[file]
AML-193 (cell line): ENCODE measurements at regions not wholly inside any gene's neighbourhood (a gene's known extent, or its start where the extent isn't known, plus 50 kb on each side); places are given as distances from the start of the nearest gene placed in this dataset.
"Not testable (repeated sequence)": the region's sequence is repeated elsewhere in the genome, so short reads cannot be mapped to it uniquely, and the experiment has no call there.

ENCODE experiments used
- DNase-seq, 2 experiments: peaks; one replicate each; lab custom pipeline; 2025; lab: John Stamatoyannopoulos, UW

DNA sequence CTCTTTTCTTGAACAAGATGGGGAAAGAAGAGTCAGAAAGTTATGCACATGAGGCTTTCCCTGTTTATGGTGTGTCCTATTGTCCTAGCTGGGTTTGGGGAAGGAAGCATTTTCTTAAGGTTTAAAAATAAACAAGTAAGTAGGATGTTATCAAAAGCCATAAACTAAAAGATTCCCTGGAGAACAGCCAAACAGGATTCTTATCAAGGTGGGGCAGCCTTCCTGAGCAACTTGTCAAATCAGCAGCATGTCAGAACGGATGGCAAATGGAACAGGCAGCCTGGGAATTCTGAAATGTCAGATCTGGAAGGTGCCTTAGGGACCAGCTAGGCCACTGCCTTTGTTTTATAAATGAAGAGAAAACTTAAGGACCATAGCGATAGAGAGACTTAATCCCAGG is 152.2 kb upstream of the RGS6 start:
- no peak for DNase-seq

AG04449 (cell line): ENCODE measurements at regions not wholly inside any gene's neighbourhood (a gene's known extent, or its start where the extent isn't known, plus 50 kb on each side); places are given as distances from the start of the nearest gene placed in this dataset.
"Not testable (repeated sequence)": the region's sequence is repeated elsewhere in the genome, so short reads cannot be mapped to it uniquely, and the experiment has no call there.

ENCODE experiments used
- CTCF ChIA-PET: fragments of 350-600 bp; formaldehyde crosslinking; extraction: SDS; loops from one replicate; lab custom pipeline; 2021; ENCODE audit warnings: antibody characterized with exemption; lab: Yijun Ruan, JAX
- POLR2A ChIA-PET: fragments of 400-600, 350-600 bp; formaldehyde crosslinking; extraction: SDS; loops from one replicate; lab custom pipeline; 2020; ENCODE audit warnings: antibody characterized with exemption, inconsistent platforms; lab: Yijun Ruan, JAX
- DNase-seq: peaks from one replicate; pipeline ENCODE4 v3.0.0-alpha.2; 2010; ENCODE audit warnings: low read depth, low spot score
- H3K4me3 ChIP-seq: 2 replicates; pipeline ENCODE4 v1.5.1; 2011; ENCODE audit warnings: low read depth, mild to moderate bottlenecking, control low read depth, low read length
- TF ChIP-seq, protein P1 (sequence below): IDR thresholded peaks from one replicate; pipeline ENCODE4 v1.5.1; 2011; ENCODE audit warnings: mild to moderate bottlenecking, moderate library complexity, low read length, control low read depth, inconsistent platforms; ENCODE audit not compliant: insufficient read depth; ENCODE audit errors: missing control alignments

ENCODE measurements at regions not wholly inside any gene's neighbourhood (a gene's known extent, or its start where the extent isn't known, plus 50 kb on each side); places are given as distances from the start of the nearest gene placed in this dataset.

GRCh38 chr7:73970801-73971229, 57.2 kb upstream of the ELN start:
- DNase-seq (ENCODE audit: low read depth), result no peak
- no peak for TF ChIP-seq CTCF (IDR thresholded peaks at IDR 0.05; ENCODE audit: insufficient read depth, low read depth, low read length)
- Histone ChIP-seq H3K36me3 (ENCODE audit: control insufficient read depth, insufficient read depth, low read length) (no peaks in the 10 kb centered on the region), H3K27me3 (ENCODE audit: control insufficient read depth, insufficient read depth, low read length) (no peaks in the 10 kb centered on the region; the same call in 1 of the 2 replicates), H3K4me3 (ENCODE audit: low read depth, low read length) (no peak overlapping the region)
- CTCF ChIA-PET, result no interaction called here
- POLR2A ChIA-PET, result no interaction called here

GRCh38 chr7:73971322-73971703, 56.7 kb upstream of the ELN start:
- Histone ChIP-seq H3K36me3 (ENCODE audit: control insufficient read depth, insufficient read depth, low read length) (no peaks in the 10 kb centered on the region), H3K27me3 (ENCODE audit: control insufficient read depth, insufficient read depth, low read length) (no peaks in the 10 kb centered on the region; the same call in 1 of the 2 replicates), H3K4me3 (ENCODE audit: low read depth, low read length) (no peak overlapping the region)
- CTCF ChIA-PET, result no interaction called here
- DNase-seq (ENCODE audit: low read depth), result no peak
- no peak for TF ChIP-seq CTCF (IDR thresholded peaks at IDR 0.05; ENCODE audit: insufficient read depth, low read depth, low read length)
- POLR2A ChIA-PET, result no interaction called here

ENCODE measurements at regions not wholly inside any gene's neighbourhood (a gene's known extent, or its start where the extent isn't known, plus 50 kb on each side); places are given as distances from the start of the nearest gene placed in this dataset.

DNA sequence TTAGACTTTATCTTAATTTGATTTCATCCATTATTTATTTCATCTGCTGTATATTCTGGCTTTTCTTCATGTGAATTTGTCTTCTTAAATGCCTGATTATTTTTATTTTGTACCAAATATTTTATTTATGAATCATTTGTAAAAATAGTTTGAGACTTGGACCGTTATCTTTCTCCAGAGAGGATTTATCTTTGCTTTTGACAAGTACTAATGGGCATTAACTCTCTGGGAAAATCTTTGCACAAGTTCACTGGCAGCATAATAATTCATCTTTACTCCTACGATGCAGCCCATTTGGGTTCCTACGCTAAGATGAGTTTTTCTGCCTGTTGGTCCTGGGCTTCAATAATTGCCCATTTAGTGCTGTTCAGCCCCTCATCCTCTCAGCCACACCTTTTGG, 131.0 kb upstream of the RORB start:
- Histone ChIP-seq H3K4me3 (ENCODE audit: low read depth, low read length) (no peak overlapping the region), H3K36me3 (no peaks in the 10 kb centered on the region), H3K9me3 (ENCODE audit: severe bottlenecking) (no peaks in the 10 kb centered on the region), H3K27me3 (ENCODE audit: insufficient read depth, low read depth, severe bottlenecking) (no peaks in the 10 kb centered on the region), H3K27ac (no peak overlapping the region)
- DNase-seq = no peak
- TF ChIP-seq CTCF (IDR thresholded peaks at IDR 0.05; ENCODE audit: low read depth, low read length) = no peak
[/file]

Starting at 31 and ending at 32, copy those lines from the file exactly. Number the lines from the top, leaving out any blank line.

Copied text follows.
- DNase-seq = no peak
- TF ChIP-seq CTCF (IDR thresholded peaks at IDR 0.05; ENCODE audit: low read depth, low read length) = no peak